Walking Dead opens with a little girl walking through the streets alone and infected by an as-of-yet unknown undead-creating virus. Rick (Andrew Lincoln) shoots her in the head with a tear in his eye, and this is all before any character names are spoken or any sense of this zombie invasion has been instilled in the show’s mythology.
The first episode is brilliant television. While it doesn’t reinvent anything, it establishes a chronic fear, something the modern Hollywood zombie thrillers has forgotten. Walking Dead’s stars may move slow, but they show signs of thought. A wife returns to her home, peeking in the keyhole, the death in her eyes a moment this series may never top.
The hope would be that the show doesn’t run too long. There’s a distinct chance it will crumble under its own weight and familiarity, signs that are there in this first season. We follow a band of politically correct, racially diverse survivors through this apocalypse, each carrying some level of inner turmoil or animosity, as they move from one location to the next.
Rick leads the crew back into the streets of Atlanta twice for desperation rescues and supplies. They begin traveling, meeting people who might have answers or have simply formulated their own plans for survival. The bickering back-and-forth about what to do next is not as engaging as the spats about food, killing their own when they turn, a divide between the sexes, and general means of staying alive.
Despite its faults, Walking Dead is still captivating, the final episode leading the crew to a CDC hot spot all but abandoned. We learn what the virus/bacterial/fungal infection does to someone, providing a decrease to the growing questions while leaving an appropriate stopping point for the first season. If this series can find enough fresh life (ironic, no?), Walking Dead could be destined for classic status.
Anchor Bay takes over the reigns of the Blu-ray release and issues dependable AVC encodes for the six episodes. The series opener begins on shaky ground, obvious edge enhancement applied and visible around the parked cars. This leads to an elevated grain structure, the sharpening only sporadically visible elsewhere as the series trudges on.
That’s a problem because Walking Dead was shot on 16mm, and carries a distinct level of grain. That’s fine, but when artificially elevated, the encode has to work harder, and it typically doesn’t. The worst of it comes during episode four, the opening here riddled with ghosting as the compression fails to keep pace with the motion in the close-ups. The source carries a few specks of damage here and there as well, so minor most will blink (literally) and miss it.
These are isolated instances though, the grain structure so fine at times it could pass for 35mm, and there are a few jarring, muddy digital shots scattered around. What matters is the overall package, and Walking Dead is a hi-def pleaser. Close-ups are refined, clear, and well rendered. Their detail is firm and the high-fidelity detail is not lost. Shots of the forest do not carry the same precision (it’s asking a lot of the encode), yet still manage to squeeze out some identifiable features.
Color is more saturated than expected, shows/movies depicting the apocalypse generally desaturated. Greens of the forest camp rich and bold while the staggering amount of blood is a bright, disgusting red. Dimensionality is not compromised at all thanks to the deep, powerful black levels. Given that most locations lack power, the series can be drenched in darkness, everything held together without fault.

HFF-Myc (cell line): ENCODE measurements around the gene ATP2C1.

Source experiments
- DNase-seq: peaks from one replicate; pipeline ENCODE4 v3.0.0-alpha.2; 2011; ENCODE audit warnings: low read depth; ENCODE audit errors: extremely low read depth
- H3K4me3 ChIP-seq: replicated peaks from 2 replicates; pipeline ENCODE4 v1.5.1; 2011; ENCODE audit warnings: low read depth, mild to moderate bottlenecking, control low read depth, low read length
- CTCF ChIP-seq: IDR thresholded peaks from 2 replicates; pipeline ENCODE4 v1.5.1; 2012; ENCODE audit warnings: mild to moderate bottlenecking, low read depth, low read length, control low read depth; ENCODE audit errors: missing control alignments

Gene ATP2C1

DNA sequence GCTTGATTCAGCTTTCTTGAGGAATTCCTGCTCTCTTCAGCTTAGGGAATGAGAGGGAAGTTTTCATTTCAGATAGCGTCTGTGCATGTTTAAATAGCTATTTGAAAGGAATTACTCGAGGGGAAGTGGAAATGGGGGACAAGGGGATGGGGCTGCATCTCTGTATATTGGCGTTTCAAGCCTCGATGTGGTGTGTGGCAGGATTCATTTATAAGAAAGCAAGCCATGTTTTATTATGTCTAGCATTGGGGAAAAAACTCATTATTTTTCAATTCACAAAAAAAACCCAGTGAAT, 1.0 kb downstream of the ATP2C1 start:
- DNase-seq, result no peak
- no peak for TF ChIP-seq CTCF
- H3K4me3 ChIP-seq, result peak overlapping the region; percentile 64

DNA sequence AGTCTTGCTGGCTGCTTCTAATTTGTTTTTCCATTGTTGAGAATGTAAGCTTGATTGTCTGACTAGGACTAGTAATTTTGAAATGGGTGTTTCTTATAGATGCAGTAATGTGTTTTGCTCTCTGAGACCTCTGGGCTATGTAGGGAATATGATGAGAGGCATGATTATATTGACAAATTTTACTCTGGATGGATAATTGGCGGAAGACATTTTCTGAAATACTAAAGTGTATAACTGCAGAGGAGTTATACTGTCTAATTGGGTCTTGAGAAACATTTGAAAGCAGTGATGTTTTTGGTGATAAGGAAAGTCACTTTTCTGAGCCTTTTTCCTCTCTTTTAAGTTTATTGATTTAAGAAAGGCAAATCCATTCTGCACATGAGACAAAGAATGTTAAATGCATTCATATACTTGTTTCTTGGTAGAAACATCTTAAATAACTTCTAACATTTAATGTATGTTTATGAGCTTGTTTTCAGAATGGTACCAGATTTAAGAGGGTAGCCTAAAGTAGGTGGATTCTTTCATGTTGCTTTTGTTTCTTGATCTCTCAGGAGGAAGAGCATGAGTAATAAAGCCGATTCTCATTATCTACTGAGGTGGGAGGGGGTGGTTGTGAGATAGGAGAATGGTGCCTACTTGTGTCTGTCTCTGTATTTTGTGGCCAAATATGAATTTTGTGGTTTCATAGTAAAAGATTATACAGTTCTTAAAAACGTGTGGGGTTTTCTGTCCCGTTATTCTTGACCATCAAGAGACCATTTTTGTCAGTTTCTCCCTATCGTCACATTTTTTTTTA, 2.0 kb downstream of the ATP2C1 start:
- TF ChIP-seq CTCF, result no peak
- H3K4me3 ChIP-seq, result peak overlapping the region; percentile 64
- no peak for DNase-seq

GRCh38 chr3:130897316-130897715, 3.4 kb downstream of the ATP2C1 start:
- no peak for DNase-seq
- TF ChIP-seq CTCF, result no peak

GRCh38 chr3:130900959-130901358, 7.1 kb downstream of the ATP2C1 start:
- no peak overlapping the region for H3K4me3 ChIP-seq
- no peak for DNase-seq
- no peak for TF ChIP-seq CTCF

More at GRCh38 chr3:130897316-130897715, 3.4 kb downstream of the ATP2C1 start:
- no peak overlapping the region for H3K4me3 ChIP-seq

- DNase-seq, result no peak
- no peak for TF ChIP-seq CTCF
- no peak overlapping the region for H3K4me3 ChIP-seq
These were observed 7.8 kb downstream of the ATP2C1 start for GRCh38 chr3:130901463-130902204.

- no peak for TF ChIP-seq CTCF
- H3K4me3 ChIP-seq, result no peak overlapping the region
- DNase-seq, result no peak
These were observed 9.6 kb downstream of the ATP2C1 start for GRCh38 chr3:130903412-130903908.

TrueHD is the audio codec of choice, presenting the material with quite a bit of oomph. There are numerous high-power moments, the season ending with the proverbial bang as a building goes down in flames. The initial burst is delivered with excellent, clear subwoofer accompaniment, and when the camera turns its back to the destruction, the rest comes from the rears.
In terms of just low-end use though, nothing beats the first episode as Rick fires a gun inside a tank, the ringing in his ears generating a substantial, deafening 30 or so seconds of pure low-end bliss. The season won’t match this moment, even if the gunfire remains beefy and punchy in regards to the sub.
Positional audio is always appreciated, any major zombie attacks accompanied by widely split stereos and undead innards splattering around the available channels. Effects such as rain and thunder, particularly on the roof of the mall in the second episode, becomes an unmistakable presence. Ambiance in the forest is notable, and echoes inside the empty interiors of the buildings natural. Dialogue is clean and resolved flawlessly amidst it all.
All extras reside on the second disc, beginning with a half-hour making-of that is detailed enough to overcome its promotional purposes. Inside the Walking Dead is a six-part look that goes inside each episode so a bit over five minutes each. A Sneak Peek with Robert Kirkman is a promo piece with one of the writers.
Those looking to get into basic make-up are given a tutorial on how to transform friends into a walker in a seven minute tutorial. Comic Con hosted a panel to promote the show, the likes of which are edited here down to about 12-minutes. A final section contains additional footage, stuff like training actors to be zombies or general stuff from around the set.
Full disclosure: This Blu-ray was provided to us for review. This has not affected the editorial process. For more information on how we handle review material, please visit our about us page to learn more.